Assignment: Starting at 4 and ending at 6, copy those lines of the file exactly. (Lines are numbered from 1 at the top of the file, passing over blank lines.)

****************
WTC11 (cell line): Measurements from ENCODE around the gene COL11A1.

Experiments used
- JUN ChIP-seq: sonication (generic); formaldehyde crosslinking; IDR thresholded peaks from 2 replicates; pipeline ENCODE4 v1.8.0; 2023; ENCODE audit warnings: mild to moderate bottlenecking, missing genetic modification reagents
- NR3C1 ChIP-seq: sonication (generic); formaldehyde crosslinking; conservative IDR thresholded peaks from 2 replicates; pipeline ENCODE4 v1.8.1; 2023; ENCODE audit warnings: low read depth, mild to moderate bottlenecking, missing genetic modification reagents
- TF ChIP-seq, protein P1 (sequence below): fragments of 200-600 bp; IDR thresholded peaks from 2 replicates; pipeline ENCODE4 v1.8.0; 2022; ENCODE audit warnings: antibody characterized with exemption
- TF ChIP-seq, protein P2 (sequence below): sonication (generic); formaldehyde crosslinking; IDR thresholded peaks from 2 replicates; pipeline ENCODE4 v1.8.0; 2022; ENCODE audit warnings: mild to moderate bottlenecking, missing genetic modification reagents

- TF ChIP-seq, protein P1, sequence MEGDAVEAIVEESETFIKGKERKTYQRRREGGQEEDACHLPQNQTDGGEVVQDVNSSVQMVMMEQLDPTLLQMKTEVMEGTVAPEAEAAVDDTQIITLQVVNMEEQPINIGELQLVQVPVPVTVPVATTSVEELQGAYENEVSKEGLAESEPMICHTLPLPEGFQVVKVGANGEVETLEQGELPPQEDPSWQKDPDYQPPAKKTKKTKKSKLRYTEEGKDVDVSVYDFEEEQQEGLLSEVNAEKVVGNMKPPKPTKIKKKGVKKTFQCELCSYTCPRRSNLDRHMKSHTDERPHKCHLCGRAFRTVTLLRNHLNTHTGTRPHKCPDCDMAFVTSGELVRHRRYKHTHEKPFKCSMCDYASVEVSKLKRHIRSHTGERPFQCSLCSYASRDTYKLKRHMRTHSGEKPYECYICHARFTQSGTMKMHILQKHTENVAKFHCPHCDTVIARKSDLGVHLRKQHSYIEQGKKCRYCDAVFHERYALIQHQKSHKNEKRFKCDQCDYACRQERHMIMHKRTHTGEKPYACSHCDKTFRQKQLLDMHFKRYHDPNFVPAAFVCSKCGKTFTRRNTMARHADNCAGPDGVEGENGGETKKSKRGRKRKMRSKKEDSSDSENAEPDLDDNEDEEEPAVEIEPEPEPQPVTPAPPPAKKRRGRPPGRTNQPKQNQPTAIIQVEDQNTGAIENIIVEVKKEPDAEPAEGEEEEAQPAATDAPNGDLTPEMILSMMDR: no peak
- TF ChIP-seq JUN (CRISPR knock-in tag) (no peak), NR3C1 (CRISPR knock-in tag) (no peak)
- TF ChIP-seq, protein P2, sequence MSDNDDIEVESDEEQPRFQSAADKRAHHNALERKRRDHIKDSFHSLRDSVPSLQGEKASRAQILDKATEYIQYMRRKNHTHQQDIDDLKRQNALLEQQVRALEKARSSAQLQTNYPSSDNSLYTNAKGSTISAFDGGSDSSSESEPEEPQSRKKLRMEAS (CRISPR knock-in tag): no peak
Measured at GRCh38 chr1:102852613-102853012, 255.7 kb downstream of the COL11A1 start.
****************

- NR3C1 ChIP-seq: sonication (generic); formaldehyde crosslinking; conservative IDR thresholded peaks from 2 replicates; pipeline ENCODE4 v1.8.1; 2023; ENCODE audit warnings: low read depth, mild to moderate bottlenecking, missing genetic modification reagents
- TF ChIP-seq, protein P1 (sequence below): fragments of 200-600 bp; IDR thresholded peaks from 2 replicates; pipeline ENCODE4 v1.8.0; 2022; ENCODE audit warnings: antibody characterized with exemption
- TF ChIP-seq, protein P2 (sequence below): sonication (generic); formaldehyde crosslinking; IDR thresholded peaks from 2 replicates; pipeline ENCODE4 v1.8.0; 2022; ENCODE audit warnings: mild to moderate bottlenecking, missing genetic modification reagents